The Trump Administration's decision Tuesday to wind down the immigration program designed to protect undocumented immigrants who were brought into the United States as children quickly received outrage and sparked protests across the nation.

Attorney General Jeff Sessions announced the U.S. would rescind Obama's 2012 order that created the Deferred Action for Childhood Arrivals (DACA) program, stating Congress should be responsible for immigration policy.

Sessions said the protections provided through DACA were an "unconstitutional exercise of authority by the executive branch."

The program currently shields about 800,000 people, who are sometimes called "Dreamers,” according to the U.S. Citizenship and Immigration Services.

Ending DACA could cost nearly 700,000 people their jobs over the next two years, according to a study by the Center for American Progress, an advocacy group, and, a pro-DACA group founded by tech leaders including Facebook CEO Mark Zuckerberg.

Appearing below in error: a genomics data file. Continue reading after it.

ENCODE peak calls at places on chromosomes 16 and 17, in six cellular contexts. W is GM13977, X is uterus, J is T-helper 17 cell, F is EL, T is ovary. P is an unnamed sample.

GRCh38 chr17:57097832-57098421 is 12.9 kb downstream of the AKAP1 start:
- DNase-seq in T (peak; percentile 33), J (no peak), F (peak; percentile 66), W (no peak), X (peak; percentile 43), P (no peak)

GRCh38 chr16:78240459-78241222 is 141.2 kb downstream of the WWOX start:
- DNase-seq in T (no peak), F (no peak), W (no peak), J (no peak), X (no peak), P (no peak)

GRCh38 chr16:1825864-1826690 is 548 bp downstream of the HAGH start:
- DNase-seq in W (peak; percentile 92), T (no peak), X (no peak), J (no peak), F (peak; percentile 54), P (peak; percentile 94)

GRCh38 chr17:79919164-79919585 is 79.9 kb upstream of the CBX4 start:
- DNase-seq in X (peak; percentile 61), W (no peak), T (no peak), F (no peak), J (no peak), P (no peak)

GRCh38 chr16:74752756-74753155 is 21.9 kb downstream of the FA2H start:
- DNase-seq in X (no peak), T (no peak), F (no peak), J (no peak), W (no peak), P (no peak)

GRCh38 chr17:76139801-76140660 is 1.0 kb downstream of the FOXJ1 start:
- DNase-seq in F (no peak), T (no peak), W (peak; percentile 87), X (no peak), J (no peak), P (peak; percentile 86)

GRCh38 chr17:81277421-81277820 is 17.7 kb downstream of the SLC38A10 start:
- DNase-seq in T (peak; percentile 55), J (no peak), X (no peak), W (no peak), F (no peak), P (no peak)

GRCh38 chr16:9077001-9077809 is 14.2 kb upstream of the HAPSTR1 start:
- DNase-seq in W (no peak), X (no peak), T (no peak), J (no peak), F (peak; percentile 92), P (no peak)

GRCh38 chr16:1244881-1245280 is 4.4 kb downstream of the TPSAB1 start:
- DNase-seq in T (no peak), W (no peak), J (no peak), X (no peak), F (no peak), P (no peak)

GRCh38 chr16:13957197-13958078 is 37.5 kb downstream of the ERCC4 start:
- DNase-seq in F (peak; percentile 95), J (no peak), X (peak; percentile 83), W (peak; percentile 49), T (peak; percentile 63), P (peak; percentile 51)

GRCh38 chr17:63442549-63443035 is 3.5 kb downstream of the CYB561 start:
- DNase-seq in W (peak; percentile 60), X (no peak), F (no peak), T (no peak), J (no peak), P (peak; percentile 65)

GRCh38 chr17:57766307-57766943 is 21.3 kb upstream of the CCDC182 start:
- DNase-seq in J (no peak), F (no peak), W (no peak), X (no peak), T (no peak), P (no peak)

The study states over the past five years, more than 90 percent of DACA recipients found jobs across companies in the U.S. If DACA were repealed and renewals were put on hold, an average of about 30,000 individuals could be fired from their job every month. This means for every business day, an average of more than 1,400 people would be out of a job.

DACA recipients live in all 50 states so the impact would be felt across the nation. Employers would have the costly task of finding replacements for an employee lost because of the changes to federal policy.

The Migration Policy Institute found DACA-eligible workers are concentrated in white-collar jobs as opposed to the DACA ineligible who are do more manual labor.

Removing DACA recipients from the workforce will cost more than $460 billion in GDP loss over a decade and cost employers more than $3 billion in unnecessary turnover costs. Repealing the program would also cut contributions to Medicare and Social Security by more than $24 billion over a decade, according to the study.

California has the highest number of DACA recipients in the country and therefore, would receive the biggest blow to the economy due to job losses. In January, the Center for American Progress found the Golden State would suffer a GDP loss of more than $11 billion annually if it were to lose its DACA workers.

Along with receiving higher wages with white-collar jobs, DACA recipients are also buying cars, homes and other goods which help boost the economy.